Like a lot of journalists, I tend to be cynical—it’s a professional hazard. But like Joe, Lyvia’s indomitable spirit and the simple, common sense precepts of her book made me realize that I could do more in life, be more helpful—after all, I have few physical challenges. Why wasn’t I doing that? The world is looking increasingly dark these days, what was I doing to light a candle? Or to put into a Jewish context, what was I doing to contribute to Tikkun Ola?
Though she insists that her daughters are the pride and joy of her life and she has led the life of a traditional Jewish wife and mother whose first concern was always the welfare of her family, it turns out that one of the many roles she has played in her life was managing theatrical talent. It was none other than Hugh Pickett himself who became her mentor on how to run her agency called Superstar Productions.

“Hugh was such a character, and when I first got ill, he said to me, ‘you know why you’re sick? You’re too nice—you should try to be nasty like me sometimes’. But I never saw his nasty side; all I know is that he was very clever.”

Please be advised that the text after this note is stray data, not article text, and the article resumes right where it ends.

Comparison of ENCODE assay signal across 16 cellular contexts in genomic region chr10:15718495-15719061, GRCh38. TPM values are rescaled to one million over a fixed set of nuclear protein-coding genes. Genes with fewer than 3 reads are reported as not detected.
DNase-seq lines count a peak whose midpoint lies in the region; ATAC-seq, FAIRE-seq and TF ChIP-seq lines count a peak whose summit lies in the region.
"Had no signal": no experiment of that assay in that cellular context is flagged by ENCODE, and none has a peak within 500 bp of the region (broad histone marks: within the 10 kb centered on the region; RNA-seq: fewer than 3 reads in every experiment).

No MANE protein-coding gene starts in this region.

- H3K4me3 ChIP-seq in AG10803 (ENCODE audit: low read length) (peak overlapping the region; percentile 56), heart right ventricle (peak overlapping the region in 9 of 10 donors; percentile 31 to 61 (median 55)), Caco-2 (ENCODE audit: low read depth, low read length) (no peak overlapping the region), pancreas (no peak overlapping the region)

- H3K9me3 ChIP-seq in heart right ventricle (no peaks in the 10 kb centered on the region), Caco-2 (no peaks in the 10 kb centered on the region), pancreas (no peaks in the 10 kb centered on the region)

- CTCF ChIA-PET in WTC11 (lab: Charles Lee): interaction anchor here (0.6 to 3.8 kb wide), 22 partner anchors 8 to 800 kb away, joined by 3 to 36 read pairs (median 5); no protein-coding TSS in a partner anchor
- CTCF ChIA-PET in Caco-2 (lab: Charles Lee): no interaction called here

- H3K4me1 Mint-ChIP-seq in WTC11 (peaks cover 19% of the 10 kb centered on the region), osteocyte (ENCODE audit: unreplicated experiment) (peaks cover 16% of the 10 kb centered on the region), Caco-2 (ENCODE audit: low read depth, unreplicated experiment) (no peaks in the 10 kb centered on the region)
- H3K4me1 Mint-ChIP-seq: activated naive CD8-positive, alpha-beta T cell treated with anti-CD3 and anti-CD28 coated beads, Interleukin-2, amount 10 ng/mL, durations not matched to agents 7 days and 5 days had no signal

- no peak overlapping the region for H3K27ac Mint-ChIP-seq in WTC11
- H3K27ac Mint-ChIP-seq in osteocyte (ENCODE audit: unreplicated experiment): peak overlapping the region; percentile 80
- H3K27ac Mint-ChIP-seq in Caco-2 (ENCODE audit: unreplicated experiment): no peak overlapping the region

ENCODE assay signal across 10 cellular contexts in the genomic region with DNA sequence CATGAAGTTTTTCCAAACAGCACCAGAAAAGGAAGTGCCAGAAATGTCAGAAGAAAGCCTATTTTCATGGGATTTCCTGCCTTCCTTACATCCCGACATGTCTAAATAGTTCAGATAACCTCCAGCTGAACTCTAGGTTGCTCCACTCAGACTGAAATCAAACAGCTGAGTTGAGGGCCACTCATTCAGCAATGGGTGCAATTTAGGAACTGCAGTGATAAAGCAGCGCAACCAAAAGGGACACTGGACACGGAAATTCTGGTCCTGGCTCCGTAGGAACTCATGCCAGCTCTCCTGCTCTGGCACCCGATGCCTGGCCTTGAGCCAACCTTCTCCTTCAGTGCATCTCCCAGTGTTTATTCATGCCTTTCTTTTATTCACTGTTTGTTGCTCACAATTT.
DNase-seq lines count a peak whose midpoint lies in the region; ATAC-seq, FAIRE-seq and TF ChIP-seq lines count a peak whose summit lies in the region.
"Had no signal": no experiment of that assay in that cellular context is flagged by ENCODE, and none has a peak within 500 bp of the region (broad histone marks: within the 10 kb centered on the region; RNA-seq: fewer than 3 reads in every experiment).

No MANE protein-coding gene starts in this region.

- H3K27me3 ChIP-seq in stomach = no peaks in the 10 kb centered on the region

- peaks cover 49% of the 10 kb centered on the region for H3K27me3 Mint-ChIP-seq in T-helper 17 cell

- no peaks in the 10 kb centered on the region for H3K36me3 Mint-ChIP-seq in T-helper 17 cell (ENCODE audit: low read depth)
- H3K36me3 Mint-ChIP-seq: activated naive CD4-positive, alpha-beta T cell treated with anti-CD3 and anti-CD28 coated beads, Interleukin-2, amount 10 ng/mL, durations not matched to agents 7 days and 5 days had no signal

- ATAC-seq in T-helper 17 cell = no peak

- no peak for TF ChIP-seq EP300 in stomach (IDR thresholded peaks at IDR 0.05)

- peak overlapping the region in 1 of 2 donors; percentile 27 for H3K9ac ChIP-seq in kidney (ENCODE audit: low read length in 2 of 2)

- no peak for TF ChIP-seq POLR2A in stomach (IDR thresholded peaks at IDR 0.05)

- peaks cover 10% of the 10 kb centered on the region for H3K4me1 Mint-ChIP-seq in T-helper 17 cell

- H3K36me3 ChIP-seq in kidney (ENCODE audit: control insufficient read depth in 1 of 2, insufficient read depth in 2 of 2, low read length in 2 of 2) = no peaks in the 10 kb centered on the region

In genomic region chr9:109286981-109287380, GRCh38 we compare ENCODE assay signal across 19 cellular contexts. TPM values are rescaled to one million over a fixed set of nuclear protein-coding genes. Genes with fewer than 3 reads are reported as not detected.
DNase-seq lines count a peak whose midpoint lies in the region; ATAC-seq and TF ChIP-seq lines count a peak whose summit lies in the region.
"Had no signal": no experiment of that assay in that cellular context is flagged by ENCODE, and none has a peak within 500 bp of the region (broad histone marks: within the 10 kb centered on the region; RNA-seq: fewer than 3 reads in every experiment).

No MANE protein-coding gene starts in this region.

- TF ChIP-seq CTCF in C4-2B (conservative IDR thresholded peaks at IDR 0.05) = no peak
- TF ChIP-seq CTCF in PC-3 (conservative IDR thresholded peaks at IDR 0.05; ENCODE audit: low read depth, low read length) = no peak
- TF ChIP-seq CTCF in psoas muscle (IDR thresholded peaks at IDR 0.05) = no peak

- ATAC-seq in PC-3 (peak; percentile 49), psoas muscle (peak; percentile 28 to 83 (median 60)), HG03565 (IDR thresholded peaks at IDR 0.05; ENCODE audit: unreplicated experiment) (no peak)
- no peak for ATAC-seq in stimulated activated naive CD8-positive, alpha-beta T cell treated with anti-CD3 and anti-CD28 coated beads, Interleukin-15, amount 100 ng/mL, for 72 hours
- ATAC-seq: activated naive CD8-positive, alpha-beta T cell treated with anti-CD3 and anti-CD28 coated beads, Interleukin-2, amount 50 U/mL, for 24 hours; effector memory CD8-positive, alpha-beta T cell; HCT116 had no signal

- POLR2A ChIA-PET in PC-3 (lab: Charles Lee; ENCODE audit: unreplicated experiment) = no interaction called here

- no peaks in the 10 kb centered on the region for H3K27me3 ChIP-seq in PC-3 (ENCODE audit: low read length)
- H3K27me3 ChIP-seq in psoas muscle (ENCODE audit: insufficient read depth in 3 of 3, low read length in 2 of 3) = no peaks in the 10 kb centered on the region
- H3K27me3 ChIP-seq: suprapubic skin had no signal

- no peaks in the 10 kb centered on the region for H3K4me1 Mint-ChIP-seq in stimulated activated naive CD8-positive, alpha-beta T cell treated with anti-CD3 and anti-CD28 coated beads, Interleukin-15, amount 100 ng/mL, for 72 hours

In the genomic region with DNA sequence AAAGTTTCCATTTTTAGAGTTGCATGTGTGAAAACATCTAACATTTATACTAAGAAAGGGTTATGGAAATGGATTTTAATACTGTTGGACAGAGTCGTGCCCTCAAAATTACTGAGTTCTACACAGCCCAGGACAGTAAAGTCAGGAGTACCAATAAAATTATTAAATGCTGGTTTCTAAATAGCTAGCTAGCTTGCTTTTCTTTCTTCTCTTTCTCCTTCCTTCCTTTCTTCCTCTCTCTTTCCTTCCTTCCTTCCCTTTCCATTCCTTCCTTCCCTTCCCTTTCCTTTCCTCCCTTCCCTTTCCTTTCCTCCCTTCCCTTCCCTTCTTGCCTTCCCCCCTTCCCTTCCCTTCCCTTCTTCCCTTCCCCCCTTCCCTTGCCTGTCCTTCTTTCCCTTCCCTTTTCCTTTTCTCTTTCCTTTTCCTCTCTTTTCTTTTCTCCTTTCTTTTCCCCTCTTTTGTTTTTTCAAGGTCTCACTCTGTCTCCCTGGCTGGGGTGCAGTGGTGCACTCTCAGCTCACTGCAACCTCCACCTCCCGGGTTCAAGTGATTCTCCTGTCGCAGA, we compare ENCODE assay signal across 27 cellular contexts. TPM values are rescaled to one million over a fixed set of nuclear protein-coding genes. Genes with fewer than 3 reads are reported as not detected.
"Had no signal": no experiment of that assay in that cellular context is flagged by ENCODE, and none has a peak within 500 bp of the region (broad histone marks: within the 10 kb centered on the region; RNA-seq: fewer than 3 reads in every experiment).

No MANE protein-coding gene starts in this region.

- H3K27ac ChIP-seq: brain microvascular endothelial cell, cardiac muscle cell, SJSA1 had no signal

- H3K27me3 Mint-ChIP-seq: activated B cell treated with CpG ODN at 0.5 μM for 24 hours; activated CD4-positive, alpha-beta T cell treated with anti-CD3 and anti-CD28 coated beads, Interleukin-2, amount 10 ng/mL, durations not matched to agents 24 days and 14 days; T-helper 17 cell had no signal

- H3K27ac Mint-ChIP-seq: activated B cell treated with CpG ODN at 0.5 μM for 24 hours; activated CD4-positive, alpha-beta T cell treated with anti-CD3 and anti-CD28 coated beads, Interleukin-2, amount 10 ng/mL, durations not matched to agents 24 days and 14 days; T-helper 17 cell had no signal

Studies on high achieving women prove that one of the most important markers is a strong, highly supportive father figure. Lyvia’s father was devoted to her, and she says he was the most powerful influence in her life.

“I adored my dad, he was the kind of father who gave me unconditional love—I could do no wrong in his eyes, and I think that has given me my self-confidence. He taught me that you can learn something new every day, and I believe in that.” He died when Lyvia was in her ‘thirties and she says that to this day, she misses him.

Like most people of her age, she has suffered other losses; her mother is gone and her husband, Dr. Allan Smith, died unexpectedly two years ago. “ I always thought that he would outlive me; it was a real shock that he went before me,” she said.

Her native sunny disposition was severely tested when he died of pancreatic cancer and she had to look after him as well dealing with her own health problems.